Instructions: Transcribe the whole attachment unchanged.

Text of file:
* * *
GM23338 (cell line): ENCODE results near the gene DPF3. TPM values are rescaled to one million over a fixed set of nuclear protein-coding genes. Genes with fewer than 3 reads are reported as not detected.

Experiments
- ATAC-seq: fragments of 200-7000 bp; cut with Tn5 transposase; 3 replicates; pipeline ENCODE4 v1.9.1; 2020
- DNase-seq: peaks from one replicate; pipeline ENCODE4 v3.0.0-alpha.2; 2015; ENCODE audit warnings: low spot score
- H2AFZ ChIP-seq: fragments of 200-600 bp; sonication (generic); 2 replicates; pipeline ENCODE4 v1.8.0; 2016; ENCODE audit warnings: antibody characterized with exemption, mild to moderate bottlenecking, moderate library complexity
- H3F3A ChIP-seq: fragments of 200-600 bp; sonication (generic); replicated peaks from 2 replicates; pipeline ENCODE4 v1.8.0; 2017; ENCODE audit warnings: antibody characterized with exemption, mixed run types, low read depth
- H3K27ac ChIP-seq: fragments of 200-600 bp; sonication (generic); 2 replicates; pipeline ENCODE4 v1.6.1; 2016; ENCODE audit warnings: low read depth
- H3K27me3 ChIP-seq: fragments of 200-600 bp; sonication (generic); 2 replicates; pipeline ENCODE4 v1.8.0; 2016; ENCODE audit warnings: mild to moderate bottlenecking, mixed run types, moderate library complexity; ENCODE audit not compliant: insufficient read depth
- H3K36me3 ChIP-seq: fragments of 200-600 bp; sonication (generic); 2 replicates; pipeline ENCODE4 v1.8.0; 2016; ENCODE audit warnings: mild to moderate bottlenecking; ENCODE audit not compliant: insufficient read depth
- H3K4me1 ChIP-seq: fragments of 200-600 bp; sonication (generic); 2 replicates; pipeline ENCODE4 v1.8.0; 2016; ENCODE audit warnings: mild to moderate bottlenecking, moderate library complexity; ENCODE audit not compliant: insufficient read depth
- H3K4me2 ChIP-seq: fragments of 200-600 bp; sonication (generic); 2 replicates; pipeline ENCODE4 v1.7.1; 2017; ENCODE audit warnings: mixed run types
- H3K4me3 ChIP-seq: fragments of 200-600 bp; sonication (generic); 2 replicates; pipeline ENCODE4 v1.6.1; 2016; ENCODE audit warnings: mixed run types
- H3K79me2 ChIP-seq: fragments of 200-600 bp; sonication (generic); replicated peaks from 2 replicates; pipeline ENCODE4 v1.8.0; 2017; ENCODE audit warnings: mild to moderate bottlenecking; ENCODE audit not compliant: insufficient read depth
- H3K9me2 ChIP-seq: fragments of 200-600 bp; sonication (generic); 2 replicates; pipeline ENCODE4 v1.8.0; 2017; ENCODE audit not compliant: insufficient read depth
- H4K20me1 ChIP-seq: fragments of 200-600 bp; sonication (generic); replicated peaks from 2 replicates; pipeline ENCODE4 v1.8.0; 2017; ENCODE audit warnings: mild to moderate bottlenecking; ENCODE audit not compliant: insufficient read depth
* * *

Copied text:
GM23338 (cell line): ENCODE results near the gene DPF3. TPM values are rescaled to one million over a fixed set of nuclear protein-coding genes. Genes with fewer than 3 reads are reported as not detected.

Experiments
- ATAC-seq: fragments of 200-7000 bp; cut with Tn5 transposase; 3 replicates; pipeline ENCODE4 v1.9.1; 2020
- DNase-seq: peaks from one replicate; pipeline ENCODE4 v3.0.0-alpha.2; 2015; ENCODE audit warnings: low spot score
- H2AFZ ChIP-seq: fragments of 200-600 bp; sonication (generic); 2 replicates; pipeline ENCODE4 v1.8.0; 2016; ENCODE audit warnings: antibody characterized with exemption, mild to moderate bottlenecking, moderate library complexity
- H3F3A ChIP-seq: fragments of 200-600 bp; sonication (generic); replicated peaks from 2 replicates; pipeline ENCODE4 v1.8.0; 2017; ENCODE audit warnings: antibody characterized with exemption, mixed run types, low read depth
- H3K27ac ChIP-seq: fragments of 200-600 bp; sonication (generic); 2 replicates; pipeline ENCODE4 v1.6.1; 2016; ENCODE audit warnings: low read depth
- H3K27me3 ChIP-seq: fragments of 200-600 bp; sonication (generic); 2 replicates; pipeline ENCODE4 v1.8.0; 2016; ENCODE audit warnings: mild to moderate bottlenecking, mixed run types, moderate library complexity; ENCODE audit not compliant: insufficient read depth
- H3K36me3 ChIP-seq: fragments of 200-600 bp; sonication (generic); 2 replicates; pipeline ENCODE4 v1.8.0; 2016; ENCODE audit warnings: mild to moderate bottlenecking; ENCODE audit not compliant: insufficient read depth
- H3K4me1 ChIP-seq: fragments of 200-600 bp; sonication (generic); 2 replicates; pipeline ENCODE4 v1.8.0; 2016; ENCODE audit warnings: mild to moderate bottlenecking, moderate library complexity; ENCODE audit not compliant: insufficient read depth
- H3K4me2 ChIP-seq: fragments of 200-600 bp; sonication (generic); 2 replicates; pipeline ENCODE4 v1.7.1; 2017; ENCODE audit warnings: mixed run types
- H3K4me3 ChIP-seq: fragments of 200-600 bp; sonication (generic); 2 replicates; pipeline ENCODE4 v1.6.1; 2016; ENCODE audit warnings: mixed run types
- H3K79me2 ChIP-seq: fragments of 200-600 bp; sonication (generic); replicated peaks from 2 replicates; pipeline ENCODE4 v1.8.0; 2017; ENCODE audit warnings: mild to moderate bottlenecking; ENCODE audit not compliant: insufficient read depth
- H3K9me2 ChIP-seq: fragments of 200-600 bp; sonication (generic); 2 replicates; pipeline ENCODE4 v1.8.0; 2017; ENCODE audit not compliant: insufficient read depth
- H4K20me1 ChIP-seq: fragments of 200-600 bp; sonication (generic); replicated peaks from 2 replicates; pipeline ENCODE4 v1.8.0; 2017; ENCODE audit warnings: mild to moderate bottlenecking; ENCODE audit not compliant: insufficient read depth